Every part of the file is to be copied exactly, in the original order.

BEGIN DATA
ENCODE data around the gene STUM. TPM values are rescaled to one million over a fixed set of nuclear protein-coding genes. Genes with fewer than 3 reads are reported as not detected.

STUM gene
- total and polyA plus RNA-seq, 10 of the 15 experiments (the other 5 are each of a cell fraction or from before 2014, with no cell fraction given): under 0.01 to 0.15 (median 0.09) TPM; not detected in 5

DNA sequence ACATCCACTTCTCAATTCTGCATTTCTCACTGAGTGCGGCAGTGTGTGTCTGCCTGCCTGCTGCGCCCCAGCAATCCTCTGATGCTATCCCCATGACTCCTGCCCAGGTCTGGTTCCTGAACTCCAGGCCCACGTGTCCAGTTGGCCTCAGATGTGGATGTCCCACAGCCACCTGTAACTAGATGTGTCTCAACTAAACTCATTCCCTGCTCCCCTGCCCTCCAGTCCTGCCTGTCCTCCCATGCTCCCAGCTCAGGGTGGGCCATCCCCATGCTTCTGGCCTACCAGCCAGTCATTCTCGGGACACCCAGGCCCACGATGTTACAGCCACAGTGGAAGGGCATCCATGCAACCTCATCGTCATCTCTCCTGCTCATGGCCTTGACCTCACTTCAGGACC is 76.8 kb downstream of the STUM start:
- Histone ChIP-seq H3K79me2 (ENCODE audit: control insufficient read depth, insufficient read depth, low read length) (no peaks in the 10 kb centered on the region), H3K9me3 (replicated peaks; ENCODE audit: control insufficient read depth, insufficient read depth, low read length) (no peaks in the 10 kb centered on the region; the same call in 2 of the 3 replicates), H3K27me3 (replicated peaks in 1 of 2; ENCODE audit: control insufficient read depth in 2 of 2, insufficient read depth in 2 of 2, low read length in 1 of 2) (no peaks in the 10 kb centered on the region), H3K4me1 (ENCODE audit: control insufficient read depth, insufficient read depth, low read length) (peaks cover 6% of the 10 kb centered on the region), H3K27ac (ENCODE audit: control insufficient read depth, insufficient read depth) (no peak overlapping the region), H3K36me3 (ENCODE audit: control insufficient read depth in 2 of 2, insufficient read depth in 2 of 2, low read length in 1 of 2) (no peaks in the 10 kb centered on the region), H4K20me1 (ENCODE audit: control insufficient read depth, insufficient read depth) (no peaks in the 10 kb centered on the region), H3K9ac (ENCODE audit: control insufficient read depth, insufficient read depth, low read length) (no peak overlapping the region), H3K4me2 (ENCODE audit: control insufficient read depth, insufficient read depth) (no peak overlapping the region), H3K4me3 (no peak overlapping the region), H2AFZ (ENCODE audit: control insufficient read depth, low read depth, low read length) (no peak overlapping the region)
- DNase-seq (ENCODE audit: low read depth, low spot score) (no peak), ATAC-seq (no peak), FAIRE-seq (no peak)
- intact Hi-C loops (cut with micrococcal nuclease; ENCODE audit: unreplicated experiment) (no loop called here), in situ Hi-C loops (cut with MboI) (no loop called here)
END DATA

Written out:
ENCODE data around the gene STUM. TPM values are rescaled to one million over a fixed set of nuclear protein-coding genes. Genes with fewer than 3 reads are reported as not detected.

STUM gene
- total and polyA plus RNA-seq, 10 of the 15 experiments (the other 5 are each of a cell fraction or from before 2014, with no cell fraction given): under 0.01 to 0.15 (median 0.09) TPM; not detected in 5

DNA sequence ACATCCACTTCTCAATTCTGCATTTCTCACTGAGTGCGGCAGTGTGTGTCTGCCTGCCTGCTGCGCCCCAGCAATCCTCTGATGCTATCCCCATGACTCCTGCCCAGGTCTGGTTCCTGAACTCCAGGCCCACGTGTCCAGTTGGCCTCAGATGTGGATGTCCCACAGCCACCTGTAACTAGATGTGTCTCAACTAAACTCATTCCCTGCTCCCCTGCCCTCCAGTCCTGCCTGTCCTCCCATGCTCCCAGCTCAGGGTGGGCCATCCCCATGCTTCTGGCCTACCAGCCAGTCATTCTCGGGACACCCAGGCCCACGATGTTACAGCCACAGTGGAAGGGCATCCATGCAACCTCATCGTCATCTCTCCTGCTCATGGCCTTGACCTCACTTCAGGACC is 76.8 kb downstream of the STUM start:
- Histone ChIP-seq H3K79me2 (ENCODE audit: control insufficient read depth, insufficient read depth, low read length) (no peaks in the 10 kb centered on the region), H3K9me3 (replicated peaks; ENCODE audit: control insufficient read depth, insufficient read depth, low read length) (no peaks in the 10 kb centered on the region; the same call in 2 of the 3 replicates), H3K27me3 (replicated peaks in 1 of 2; ENCODE audit: control insufficient read depth in 2 of 2, insufficient read depth in 2 of 2, low read length in 1 of 2) (no peaks in the 10 kb centered on the region), H3K4me1 (ENCODE audit: control insufficient read depth, insufficient read depth, low read length) (peaks cover 6% of the 10 kb centered on the region), H3K27ac (ENCODE audit: control insufficient read depth, insufficient read depth) (no peak overlapping the region), H3K36me3 (ENCODE audit: control insufficient read depth in 2 of 2, insufficient read depth in 2 of 2, low read length in 1 of 2) (no peaks in the 10 kb centered on the region), H4K20me1 (ENCODE audit: control insufficient read depth, insufficient read depth) (no peaks in the 10 kb centered on the region), H3K9ac (ENCODE audit: control insufficient read depth, insufficient read depth, low read length) (no peak overlapping the region), H3K4me2 (ENCODE audit: control insufficient read depth, insufficient read depth) (no peak overlapping the region), H3K4me3 (no peak overlapping the region), H2AFZ (ENCODE audit: control insufficient read depth, low read depth, low read length) (no peak overlapping the region)
- DNase-seq (ENCODE audit: low read depth, low spot score) (no peak), ATAC-seq (no peak), FAIRE-seq (no peak)
- intact Hi-C loops (cut with micrococcal nuclease; ENCODE audit: unreplicated experiment) (no loop called here), in situ Hi-C loops (cut with MboI) (no loop called here)